A huge shelter has finally been installed over the exploded reactor at the Chernobyl nuclear plant, signalling the end of one of the most ambitious engineering projects in the world.
The New Safe Confinement (NSC) shelter is a half-cylinder shaped structure which started being moved towards the reactor two weeks ago, finally reaching its destination on Tuesday.
The move is a significant step towards demolishing unstable parts of the old cover - the so-called sarcophagus - and parts of the damaged reactor.
After the Chernobyl disaster in 1986 - the world's worst nuclear accident - the sarcophagus was hastily built under difficult conditions in an attempt to contain the radioactive material resulting from an explosion at Reactor 4.
It was moderately successful, but in the decades since, work continued to find a better solution that would safely and securely contain the radioactive material from the remains of the reactor for the next century.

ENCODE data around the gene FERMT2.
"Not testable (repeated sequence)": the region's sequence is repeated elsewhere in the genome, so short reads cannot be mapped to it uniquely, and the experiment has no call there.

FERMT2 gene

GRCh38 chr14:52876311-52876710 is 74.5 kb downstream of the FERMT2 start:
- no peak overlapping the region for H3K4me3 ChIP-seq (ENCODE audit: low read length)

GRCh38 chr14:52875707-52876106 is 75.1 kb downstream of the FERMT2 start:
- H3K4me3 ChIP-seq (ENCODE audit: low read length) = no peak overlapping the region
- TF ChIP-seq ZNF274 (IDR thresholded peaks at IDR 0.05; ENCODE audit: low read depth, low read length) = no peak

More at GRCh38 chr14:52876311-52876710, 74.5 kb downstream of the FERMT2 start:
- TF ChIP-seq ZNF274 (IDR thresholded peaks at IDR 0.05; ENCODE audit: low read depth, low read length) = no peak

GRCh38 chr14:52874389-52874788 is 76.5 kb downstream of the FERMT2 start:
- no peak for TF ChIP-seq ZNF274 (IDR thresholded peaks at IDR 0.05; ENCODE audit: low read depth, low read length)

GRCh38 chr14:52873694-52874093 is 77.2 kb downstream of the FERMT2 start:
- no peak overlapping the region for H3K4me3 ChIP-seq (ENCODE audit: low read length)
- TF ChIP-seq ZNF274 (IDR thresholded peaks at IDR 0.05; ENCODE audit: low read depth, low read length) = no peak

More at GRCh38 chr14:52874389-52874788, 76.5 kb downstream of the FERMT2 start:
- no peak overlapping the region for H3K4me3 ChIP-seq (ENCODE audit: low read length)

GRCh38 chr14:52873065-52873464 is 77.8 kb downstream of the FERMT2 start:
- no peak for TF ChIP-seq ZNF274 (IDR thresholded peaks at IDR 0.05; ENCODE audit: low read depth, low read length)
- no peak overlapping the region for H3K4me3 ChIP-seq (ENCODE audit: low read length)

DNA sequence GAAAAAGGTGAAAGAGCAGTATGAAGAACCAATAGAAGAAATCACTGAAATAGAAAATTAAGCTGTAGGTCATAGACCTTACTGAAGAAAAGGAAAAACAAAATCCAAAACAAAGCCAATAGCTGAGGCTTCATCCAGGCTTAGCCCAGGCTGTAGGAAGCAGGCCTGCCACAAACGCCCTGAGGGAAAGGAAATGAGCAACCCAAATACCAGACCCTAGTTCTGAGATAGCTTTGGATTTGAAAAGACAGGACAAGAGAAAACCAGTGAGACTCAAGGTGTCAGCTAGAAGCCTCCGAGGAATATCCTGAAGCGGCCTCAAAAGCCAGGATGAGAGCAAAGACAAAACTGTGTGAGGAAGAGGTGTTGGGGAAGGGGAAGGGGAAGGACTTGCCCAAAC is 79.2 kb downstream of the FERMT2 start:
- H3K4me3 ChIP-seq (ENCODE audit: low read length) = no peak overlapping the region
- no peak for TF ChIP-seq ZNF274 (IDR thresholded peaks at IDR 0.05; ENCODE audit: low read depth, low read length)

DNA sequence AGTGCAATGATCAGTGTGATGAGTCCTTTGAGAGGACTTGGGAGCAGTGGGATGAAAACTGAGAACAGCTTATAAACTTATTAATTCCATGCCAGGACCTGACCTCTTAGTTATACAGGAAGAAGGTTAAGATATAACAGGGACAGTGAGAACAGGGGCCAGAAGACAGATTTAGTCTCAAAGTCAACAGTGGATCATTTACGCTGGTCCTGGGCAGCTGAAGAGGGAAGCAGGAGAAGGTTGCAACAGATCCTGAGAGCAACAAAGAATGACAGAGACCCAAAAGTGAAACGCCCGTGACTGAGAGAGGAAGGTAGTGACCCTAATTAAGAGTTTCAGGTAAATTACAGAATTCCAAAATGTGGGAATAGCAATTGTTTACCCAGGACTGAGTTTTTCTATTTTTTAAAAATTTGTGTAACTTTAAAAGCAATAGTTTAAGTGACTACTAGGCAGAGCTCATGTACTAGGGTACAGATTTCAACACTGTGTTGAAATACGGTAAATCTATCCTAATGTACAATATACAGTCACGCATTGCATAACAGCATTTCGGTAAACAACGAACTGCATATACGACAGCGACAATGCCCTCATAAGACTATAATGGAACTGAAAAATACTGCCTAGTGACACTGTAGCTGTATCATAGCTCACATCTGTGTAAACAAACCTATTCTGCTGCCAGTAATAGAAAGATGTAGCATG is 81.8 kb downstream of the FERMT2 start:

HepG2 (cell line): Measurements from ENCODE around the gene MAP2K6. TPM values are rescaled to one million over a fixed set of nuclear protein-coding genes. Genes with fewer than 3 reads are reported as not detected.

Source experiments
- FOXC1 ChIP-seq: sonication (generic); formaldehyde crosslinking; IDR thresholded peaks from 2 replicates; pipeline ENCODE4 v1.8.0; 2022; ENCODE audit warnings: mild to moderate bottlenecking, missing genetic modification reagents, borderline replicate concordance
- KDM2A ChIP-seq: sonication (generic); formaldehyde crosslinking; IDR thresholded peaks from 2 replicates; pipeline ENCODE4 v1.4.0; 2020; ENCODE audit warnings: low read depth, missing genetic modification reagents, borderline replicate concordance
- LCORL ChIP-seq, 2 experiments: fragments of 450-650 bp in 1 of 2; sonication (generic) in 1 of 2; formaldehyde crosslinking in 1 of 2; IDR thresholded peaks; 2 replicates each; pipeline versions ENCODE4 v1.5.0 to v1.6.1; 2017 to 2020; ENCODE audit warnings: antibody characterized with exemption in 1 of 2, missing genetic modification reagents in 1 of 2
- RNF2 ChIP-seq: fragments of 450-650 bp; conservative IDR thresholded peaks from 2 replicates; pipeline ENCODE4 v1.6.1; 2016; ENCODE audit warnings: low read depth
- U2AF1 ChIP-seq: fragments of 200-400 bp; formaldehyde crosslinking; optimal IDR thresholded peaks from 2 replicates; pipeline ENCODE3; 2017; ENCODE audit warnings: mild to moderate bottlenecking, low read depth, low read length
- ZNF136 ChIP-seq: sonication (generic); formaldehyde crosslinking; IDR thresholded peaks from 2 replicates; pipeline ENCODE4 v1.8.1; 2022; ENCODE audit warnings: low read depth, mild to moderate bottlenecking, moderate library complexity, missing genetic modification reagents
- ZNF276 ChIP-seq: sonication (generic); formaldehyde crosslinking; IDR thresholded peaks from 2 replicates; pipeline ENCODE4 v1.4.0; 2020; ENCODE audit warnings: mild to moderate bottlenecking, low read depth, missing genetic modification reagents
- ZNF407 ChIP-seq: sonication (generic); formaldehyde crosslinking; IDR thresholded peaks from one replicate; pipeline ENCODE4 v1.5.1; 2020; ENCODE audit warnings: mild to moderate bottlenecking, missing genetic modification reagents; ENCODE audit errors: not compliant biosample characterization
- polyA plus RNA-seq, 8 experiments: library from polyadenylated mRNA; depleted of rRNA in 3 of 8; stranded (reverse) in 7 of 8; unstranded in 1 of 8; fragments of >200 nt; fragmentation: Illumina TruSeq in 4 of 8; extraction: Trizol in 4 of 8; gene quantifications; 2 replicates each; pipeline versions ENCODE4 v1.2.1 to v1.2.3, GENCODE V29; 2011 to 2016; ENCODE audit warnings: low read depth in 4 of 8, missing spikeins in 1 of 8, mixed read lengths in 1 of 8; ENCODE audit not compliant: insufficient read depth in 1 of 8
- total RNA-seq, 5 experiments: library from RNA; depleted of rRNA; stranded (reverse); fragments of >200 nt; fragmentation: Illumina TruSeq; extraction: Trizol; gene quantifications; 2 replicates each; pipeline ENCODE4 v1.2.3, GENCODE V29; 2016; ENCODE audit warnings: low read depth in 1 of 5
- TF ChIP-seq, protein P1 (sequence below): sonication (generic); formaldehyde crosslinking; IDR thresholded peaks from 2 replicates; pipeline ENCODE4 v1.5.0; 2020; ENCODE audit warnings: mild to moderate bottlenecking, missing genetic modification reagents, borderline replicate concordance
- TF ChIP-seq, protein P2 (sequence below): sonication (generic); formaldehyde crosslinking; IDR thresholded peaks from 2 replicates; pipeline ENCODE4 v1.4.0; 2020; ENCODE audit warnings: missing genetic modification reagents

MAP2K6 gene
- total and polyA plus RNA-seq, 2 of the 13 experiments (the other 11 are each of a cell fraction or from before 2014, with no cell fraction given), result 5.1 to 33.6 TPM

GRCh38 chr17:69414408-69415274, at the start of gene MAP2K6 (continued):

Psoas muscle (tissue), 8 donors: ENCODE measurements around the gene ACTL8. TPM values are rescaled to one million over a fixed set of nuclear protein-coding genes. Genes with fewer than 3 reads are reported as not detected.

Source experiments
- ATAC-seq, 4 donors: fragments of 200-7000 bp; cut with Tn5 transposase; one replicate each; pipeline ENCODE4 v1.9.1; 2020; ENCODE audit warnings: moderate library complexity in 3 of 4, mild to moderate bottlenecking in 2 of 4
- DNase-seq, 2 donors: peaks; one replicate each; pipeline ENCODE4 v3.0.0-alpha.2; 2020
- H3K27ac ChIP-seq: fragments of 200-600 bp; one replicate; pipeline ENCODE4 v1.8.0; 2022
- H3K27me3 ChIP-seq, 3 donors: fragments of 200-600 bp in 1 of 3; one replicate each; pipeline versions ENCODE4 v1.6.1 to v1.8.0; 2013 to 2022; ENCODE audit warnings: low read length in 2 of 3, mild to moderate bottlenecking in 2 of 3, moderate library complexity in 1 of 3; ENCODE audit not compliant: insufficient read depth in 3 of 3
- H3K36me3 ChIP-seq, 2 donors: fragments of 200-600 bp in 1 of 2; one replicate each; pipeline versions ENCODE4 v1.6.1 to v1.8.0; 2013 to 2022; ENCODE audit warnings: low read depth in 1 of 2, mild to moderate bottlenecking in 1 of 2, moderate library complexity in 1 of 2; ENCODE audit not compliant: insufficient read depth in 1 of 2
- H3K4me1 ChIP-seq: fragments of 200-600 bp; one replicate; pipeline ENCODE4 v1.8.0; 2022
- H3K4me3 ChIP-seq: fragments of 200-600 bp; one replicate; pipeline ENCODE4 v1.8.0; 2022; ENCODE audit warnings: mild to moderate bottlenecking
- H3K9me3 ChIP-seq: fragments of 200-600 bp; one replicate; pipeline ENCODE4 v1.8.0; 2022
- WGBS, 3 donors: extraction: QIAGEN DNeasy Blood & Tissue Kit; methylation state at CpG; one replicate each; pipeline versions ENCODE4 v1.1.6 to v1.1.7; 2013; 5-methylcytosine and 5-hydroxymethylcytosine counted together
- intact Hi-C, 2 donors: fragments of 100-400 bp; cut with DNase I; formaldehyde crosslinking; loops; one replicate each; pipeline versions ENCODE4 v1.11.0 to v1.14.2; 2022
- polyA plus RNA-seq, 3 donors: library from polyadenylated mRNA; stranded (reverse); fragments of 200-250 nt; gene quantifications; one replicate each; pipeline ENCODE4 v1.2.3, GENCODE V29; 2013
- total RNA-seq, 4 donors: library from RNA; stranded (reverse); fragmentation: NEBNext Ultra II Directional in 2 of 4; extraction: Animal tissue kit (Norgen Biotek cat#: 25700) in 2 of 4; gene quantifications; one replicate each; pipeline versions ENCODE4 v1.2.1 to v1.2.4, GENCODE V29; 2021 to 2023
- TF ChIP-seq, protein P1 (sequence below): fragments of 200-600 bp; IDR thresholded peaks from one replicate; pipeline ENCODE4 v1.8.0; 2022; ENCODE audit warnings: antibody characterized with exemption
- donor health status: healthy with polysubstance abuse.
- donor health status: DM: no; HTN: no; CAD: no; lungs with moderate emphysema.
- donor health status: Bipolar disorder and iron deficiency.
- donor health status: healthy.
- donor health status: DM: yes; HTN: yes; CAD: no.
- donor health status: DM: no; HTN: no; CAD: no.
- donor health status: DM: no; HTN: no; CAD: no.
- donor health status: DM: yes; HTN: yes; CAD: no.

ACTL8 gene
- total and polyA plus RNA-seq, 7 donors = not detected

In 1992 the Ukraine government launched a competition to replace the sarcophagus, and in 2007 the contract to build the new structure was awarded.
The NSC is 275 metres wide, 108 metres tall, and cost $1.5 billion according to the European Bank for Reconstruction and Development.
It is designed to:
- Convert the destroyed reactor into an environmentally safe system
- Reduce corrosion of the existing shelter and the reactor
- Mitigate the consequences of a collapse of either the existing shelter or reactor
- Enable the safe demolition of unstable structures, such as the roof of the sarcophagus